“ The forest eats itself and lives forever” Image “The Trees Have Eyes” by Angela WrightThere is magic in these pages Not the supernatural kind Not the magical realism kind But magic of language and of the TARDIS kind by some strange sorcery many huge themes are thoroughly but lightly explored in single volume that is beautiful harrowing exciting tender occasionally humorous and very approachable“ We messengers of goodwill adrift in a sea of mistaken intentions”Freedom and Forgiveness“ I was lodged in the heart of darkness I cowered beside my cage and though my soul hankered after the mountain I found I had no wings”This is multi layered multi faceted and multi narrated But the many themes all concern the craving for freedom Freedom of individuals and of nations from exploitation superstition poverty hunger disease bad relationships and colonial oppressors When freedom is offered there is the difficulty of recognising it and having the courage to accept it In the final third the stories flow in separate channels yet the theme narrows to the idea that freedom reuires letting go Specifically we must forgive others and ourselves before we can be truly free Genesis The Revelation The Judges Bel and the Serpent Exodus Song of the Three Children and The Eyes in the Trees The seven sections are titled after pertinent books of the Bible or Apocrypha In 1959 a Baptist minister takes his wife and four daughters Rachel twins Leah and Adah and little Ruth May from suburban Georgia USA on a one year mission to a remote village in the Congo shortly before independence The first two thirds concern their departure arrival and year in Kilanga The remainder follows their diverging lives up to 1986 and beyond The final section is a slightly superfluous race through a couple of decades The narration switches between Orleanna the now elderly wifemother looking back and the four daughters nearer the now of that stage of the story All are independent minded and intelligent each with a distinctive voice which develops plausibly with the story except for the one Kingsolver probably least identifies with who becomes something of a caricature in middle age Each illustrates a different Western approach to Africa meidcal fix submissionimmersion political reform colonial paternalism They could easily just be stereotypes vicar's wife; the sweet sixteen caring about cosmetics and fashion; the nature loving religious tomboy; the silent thoughtful limping observer; the gregarious child but Kingsolver makes each uniuely believable and engaging especially mute Adah whose words are those of a sensuous awe struck and non judgemental poetNathan whose damaged psyche guilt and inflexible beliefs are the trigger for everything is only ever known through the words of the women he despises Unfair or karma? Giving him a single chapter would seem tokenistic and eual billing would unbalance the whole book I think the way Kingsolver has written it rectifies the imbalance of his long term power over the women in the story For Better or Worse“ The hardest work of every day was deciding once again to stay with my family They never even knew”Orleanna is married to a man who does not and probably never could love her She is pained that “The thing you love than this world grew from a devil’s seed” but loves her very different children regardless She wrestles with whether and how to leave Nathan considering the conseuences for the girls With hindsight she wonders what she was guilty of complicity loyalty stupefaction? But she was a victim too That abusive marriage is beautifully contrasted with a tender devoted couple They struggle for mere survival and are often forced apart sometimes for long periods but their love and commitment never waver As with freedom and forgiveness the difficulty is not merely finding love but recognising it and then daring to grasp it and cling to itThemesI expect different themes dominate depending on the individual circumstances of each reader I could write a whole review focusing on any one of these• The circle of life eating and being eaten survival “Alive nobody matters much in the long run But dead some men matter than others”• The butterfly effect “The sting of a fly can launch the end of the world” And “Every life is different because you passed this way”• Nature nurture how landscape shapes peoples despite their attempts to shape it• Sin original sin snakes sins of the Father and conseuences for individuals but also in terms of colonialism reparations freedom• Guilt judgement and privilege especially survivor guilt and white privilege Everyone here is burdened with guilt mostly of an unnecessary kind or degree “God doesn’t need to punish us He just grants us enough life to punish ourselves”• The Bible faith and loss of religion life insurance or life sentence; life jacket or straitjacket? Truth versus intention of the Bible and God• Language mistranslation misunderstanding wordplay especially Malapropisms circus mission for circumcision and palindromes and literalism – or not – in interpreting the Bible • Polysemy and poisonwood “Mbote means hello and goodbye both” Dundu is a kind of antelope a particular plant a hill or the “price you have to pay” The words of “baptism” and “to terrify” sound almost the same And most disastrously for Nathan bangala means most precious Jesus most insufferable – and poisonwood• Racism both ways• Opposites balance reversal palindromes mirrors yingyang pairs twins• Freedom liberty independence – and their cost• Education its importance and especially the need to understand rather than merely know “Our hardest task is teaching people to count on a future”• Clash of cultures “Africa swallowed the conueror’s music and sang a new song of her own” The need to adapt and the disastrous conseuences of not doing so “It’s like he’s trying to put rubber tires on a horse” but there are no horses in the Congo “The point I was trying to make was so true there was not even a good way to say it”• The role of women in their own right but also as wives and mothers• Consumerism agriculture colonialism war politics the environment• Listening watching eavesdropping “The Eyes in the Trees” by God animals and fellow humans alive and dead One of Rachel’s better Malapropisms is “false eye dolls”• Disability and identity Disability may “not be entirely one’s fault” but one should have the “good manners to act ashamed” in the face of “the arrogance of the able bodied” Yet being “cured” might not be a blessing• Change adaptation and finding one's true self the character development is really well done “To live is to be marked To live is to change To acuire the words of a story”• Love loyalty sacrifice hope• Symbolism prophesy foreboding Biblical of course but others too such as the “hope chests” the girls prepare for future marriage one sees no need one applies black borders one does it carefully and another doesn’t do it at all Also colonialism of Africa having parallels with individual peopleSensual and Synaesthetic uotes• She can feel the touch of his long curled tongue on the water's skin as if he were lapping from her hand• “Rainy season light in my eyes and Congo grit in my teeth”• “Emily Dickinson No snikcidy lime a contrary name with a sourgreen taste She liked herself best in darkness as do I• Bright fabrics “worn together in jangling mixtures that ring in my ears”• “Rattling words on the page calling my eyes to dance with them”• “Once every few years even now I catch the scent of Africa”• “While my husband’s intentions crystallized as rock salt the Congo breathed behind the curtain of the forest preparing to roll over us like a river”• “All those smells were so loud in my ears”• “The silk texture of that cool air the smell of Congolese earth curling its toes under a thatch of dead grass”Other uotes• Consecrate myself in the public library• “Here bodily damage is or less considered to be a by product of living not a disgrace I enjoy a benign approval that I have never ever known in Bethlehem Georgia”• “Sending a girl to college is like pouring water on your shoes”• “Whatever happens Father acts like it’s a movie he’s already seen and we’re just dumb for not knowing how it comes out”• “To save my sanity I learned to pad around hardship in soft slippers and try to remark on its good points”• “The buzzards rise from the leafless billboard tree and flap away like the sound of old black satin dresses beating together”• “I am the smooth elegant black cat who slips from the house as a liuid shadow With my own narrow shadow for a boat I navigate the streams of moonlight that run between shadow islands”• “The radio a live mass of wires oozing from his trunk a seething congregation of snakes”• “Yellow leaves littering the ground like a carpet rolled out for the approaching footsteps of the end of time”• “The sun hung low on the river seemingly reluctant to enter this strange day Then it rose redly into the purpled sky resembling a black eye”• “Chasing flames that passed hungrily over the startled grass”• “As long as I kept moving my grief streamed out behind me like a swimmer's long hair in water I knew the weight was there but it didn't touch me”• Even in solitude there are “exploding moments” of unexpected “companionship and joy” such as “A kiss of flesh coloured sunrise while I hung out the washing a sigh of indigo birds exhaled from the grass”• “By X I was shattered and assembled by way of X I am delivered not out of my life but through it Love changes everything” Inadvertently echoing Nathan’s belief that God delivers us not from suffering but through it• “I recite the Periodic Table like a prayer; I take my exams as Holy Communion and the passing of the first semester was a sacrament”• “Carry us marry us ferry us bury us those are our four ways to exodus for now”For a very different take on the missionary experience see Michel Faber's interplantary The Book of Strange New Things reviewed HEREImage source “The Trees Have Eyes” by Angela Wright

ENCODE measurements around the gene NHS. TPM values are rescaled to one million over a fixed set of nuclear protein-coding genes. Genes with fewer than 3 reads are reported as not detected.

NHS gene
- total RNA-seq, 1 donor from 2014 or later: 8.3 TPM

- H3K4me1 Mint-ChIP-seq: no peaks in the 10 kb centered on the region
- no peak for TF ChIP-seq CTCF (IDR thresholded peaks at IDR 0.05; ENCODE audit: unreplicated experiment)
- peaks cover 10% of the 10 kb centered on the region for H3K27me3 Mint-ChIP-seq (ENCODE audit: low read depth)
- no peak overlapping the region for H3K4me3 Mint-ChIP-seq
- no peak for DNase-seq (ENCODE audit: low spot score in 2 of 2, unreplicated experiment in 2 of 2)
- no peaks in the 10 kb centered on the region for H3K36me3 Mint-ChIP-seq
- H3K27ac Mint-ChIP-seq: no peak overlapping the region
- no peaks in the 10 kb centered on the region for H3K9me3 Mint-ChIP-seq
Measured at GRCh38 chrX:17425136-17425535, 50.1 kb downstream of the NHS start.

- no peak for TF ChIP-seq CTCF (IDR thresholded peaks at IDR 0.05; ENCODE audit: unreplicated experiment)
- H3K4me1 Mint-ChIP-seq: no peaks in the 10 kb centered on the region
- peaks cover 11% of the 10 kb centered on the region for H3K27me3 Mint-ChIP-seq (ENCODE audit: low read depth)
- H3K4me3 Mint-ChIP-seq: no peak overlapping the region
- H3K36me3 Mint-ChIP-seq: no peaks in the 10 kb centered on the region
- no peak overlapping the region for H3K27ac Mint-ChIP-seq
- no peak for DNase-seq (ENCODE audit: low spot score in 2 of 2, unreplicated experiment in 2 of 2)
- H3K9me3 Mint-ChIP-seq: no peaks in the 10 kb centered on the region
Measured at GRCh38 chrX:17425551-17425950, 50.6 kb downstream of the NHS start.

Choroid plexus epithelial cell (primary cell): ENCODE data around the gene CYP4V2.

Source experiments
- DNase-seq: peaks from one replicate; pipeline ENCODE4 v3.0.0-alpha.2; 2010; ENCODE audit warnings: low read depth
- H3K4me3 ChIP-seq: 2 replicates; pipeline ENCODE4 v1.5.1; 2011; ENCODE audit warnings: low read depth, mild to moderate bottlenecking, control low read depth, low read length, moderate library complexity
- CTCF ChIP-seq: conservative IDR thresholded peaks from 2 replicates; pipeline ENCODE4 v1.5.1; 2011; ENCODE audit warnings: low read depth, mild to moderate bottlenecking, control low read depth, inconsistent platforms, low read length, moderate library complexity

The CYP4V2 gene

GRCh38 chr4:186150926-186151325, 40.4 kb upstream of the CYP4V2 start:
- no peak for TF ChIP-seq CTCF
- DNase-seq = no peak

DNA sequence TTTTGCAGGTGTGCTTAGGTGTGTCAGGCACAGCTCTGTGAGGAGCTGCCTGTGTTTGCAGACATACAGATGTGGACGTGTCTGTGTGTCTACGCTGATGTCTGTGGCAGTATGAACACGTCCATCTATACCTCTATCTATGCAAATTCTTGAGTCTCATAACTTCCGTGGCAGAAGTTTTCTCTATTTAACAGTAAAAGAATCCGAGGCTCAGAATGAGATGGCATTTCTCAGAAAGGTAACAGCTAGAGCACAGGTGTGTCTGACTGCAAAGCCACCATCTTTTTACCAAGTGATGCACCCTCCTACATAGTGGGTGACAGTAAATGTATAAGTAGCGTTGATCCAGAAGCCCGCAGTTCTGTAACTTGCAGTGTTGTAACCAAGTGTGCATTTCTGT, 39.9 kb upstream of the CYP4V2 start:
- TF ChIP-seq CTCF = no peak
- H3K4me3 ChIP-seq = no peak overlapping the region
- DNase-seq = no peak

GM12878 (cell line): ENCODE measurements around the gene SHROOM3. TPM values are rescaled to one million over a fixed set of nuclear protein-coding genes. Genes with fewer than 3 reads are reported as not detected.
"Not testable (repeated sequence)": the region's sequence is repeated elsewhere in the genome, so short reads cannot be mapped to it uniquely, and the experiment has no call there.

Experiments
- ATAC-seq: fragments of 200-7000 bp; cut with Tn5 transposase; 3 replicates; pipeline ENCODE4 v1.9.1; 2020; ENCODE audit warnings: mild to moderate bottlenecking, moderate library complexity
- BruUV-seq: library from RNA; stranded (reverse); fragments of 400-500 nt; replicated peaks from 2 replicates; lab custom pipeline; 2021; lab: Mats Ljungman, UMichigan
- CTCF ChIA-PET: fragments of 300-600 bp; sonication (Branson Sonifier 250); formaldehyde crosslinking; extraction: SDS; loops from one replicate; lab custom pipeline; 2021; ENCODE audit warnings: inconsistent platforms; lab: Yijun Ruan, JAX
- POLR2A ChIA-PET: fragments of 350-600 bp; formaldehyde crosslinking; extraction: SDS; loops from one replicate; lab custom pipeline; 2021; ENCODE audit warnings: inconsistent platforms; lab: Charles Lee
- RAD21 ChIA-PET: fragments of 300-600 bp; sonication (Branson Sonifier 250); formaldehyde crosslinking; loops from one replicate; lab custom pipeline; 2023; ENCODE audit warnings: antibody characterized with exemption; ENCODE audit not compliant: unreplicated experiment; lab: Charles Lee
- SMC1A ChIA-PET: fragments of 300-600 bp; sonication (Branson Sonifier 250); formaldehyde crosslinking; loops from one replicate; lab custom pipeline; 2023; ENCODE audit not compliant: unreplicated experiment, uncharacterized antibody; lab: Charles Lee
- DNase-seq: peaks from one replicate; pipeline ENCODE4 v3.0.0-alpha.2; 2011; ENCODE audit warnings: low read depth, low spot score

6. says: